Although using a paper checklist is an easy way to get started, software-based approaches can be more efficient in spite of the learning curve. These can remind you of events or tasks that will soon be overdue, they can also be synchronized with your phone or email, and they can be shared with others on your team, if you’re collaborating on a project.
You may find it easier to compile several checklists (covering personal, study, and workplace, for example). Try different approaches and use the best for your own situation.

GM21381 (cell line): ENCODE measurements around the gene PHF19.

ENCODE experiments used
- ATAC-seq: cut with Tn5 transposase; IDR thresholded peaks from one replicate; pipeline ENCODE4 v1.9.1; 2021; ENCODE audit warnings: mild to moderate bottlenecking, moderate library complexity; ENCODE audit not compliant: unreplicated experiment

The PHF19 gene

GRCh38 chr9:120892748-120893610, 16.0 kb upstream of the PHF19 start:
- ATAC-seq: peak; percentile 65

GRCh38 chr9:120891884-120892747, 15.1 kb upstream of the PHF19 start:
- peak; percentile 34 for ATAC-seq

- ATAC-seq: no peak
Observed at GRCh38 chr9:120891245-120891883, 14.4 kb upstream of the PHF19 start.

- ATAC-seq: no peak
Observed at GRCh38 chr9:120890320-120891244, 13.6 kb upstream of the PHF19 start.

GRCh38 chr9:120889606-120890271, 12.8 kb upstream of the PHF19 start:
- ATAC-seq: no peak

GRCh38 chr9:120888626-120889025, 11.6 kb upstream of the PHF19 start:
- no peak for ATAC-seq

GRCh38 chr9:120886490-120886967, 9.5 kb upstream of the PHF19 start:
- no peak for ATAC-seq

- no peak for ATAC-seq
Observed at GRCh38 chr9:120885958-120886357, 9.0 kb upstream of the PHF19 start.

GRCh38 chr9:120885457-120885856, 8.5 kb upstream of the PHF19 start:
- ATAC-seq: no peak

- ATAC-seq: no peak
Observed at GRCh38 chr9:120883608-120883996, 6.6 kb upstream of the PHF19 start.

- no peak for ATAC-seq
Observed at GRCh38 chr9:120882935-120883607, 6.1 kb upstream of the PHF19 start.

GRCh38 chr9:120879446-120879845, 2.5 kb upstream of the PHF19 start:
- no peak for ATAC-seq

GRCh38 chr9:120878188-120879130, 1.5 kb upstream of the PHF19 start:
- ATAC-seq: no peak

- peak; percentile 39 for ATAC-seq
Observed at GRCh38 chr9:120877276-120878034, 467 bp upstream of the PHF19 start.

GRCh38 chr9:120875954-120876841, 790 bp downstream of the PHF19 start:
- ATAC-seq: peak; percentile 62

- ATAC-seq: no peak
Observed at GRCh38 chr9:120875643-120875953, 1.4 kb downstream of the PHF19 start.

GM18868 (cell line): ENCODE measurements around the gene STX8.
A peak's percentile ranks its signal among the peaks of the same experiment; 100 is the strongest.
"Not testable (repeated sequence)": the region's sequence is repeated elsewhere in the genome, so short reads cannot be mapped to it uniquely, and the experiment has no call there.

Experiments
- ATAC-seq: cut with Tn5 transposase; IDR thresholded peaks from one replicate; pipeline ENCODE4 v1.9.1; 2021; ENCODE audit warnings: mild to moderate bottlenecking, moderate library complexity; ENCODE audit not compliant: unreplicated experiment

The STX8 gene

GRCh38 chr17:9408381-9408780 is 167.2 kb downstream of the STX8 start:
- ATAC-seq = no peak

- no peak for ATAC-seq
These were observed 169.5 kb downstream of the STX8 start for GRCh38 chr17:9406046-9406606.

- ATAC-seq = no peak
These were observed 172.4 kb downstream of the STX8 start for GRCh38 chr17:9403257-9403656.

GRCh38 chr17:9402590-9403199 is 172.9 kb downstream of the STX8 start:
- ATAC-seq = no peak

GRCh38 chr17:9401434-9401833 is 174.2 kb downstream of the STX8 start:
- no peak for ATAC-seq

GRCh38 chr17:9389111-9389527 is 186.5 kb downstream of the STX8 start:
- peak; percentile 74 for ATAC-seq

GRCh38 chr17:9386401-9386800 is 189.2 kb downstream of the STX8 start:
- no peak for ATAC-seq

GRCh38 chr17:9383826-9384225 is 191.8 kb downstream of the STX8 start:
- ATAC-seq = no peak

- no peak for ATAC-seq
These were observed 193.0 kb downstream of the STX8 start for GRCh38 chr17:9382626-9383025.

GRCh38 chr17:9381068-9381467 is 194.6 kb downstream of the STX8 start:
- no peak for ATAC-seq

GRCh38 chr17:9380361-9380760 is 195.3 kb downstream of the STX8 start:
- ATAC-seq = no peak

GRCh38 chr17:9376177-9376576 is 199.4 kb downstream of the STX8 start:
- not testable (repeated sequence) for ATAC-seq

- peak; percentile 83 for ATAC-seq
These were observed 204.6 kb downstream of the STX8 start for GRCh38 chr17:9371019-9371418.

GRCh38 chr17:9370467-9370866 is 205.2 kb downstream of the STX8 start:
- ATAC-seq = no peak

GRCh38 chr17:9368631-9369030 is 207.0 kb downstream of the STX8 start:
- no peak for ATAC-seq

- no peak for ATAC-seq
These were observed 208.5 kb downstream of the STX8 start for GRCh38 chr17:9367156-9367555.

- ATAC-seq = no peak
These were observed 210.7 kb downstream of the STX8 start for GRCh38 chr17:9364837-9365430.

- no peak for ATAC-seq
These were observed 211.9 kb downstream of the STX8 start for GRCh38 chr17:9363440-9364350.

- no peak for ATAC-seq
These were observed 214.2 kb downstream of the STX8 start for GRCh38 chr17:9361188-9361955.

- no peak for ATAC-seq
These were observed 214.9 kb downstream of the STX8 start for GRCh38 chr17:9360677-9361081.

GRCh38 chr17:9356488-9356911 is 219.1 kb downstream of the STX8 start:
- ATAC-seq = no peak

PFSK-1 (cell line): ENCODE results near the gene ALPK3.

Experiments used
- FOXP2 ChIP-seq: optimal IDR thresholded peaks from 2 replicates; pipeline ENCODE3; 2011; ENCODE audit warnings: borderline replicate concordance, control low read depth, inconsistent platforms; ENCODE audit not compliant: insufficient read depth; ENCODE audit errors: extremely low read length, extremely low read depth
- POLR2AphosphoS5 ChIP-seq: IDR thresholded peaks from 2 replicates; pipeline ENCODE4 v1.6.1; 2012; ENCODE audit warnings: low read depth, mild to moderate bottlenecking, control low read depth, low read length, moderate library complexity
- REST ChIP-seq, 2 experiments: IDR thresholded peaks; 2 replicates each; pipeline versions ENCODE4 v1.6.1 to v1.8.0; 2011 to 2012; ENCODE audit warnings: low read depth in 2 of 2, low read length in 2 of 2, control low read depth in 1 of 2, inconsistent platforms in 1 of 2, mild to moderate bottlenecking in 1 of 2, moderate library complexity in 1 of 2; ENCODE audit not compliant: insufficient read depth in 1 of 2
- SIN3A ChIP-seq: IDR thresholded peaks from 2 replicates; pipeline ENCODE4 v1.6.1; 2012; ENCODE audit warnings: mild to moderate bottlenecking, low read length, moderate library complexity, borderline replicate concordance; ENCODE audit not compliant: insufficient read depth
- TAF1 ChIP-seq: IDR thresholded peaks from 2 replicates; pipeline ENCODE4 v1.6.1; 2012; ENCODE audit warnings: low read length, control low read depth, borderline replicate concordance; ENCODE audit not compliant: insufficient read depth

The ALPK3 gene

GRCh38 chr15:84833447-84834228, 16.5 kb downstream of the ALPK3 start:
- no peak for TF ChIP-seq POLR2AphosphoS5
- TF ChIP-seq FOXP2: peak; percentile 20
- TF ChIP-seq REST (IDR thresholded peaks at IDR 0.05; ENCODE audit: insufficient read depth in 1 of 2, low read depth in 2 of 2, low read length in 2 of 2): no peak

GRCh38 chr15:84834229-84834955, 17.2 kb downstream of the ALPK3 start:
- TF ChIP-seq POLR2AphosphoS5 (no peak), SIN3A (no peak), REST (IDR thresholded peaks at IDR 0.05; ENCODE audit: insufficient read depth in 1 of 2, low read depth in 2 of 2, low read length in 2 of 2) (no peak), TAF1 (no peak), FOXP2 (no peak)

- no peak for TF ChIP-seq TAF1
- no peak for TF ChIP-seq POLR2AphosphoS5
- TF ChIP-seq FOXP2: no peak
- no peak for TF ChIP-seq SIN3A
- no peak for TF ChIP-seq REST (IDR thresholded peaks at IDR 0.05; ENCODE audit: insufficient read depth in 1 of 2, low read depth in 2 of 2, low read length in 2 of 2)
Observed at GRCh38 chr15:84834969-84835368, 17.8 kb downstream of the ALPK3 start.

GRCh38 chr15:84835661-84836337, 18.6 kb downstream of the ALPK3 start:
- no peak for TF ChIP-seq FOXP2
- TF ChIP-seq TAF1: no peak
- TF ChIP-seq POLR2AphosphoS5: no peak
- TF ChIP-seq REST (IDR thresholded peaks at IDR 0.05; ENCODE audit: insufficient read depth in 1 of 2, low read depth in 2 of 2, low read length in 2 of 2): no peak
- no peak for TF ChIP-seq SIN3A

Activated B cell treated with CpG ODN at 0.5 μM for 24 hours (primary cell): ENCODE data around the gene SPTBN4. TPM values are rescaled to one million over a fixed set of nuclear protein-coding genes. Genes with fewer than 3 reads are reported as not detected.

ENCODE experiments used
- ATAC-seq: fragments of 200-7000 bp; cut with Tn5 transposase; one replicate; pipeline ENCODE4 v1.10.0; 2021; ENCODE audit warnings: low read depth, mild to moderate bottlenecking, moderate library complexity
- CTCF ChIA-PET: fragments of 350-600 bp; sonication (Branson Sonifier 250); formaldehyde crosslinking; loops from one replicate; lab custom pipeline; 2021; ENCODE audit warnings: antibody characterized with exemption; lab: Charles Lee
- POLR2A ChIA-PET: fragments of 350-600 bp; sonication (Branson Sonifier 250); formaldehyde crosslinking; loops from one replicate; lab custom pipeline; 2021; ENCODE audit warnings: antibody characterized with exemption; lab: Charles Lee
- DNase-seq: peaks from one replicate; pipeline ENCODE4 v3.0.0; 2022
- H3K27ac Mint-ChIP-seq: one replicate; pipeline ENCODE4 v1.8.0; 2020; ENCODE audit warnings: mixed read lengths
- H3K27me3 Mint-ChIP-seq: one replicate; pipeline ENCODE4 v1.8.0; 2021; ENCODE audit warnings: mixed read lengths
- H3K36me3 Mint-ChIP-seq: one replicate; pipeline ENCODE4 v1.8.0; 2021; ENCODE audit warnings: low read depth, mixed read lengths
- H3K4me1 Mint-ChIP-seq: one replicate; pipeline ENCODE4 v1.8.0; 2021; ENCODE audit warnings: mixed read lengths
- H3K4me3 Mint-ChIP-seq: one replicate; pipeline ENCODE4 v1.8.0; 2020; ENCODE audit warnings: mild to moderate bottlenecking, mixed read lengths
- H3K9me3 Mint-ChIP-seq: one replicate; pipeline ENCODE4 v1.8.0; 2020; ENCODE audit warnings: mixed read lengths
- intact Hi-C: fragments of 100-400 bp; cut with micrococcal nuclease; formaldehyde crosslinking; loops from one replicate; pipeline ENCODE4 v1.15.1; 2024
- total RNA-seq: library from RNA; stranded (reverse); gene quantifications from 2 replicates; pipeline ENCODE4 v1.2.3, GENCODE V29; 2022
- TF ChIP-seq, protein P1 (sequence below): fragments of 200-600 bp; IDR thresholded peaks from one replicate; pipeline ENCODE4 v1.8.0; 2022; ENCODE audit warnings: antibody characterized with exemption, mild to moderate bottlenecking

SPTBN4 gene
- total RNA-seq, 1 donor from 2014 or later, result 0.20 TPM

Recently, The Art of Manliness provided an historical look at checklists, along with a detailed primer in deciding which lists will work for you, culled from the excellent, The Checklist Manifesto. You can implement the same routine in your daily work to help give you a greater shot at success.
Write down all of the tasks that you need to complete on the checklist. If they’re large tasks, break out the first action step, and write this down with the larger task. (Ideally, tasks or action steps should take no longer than 1-2 hours to complete.)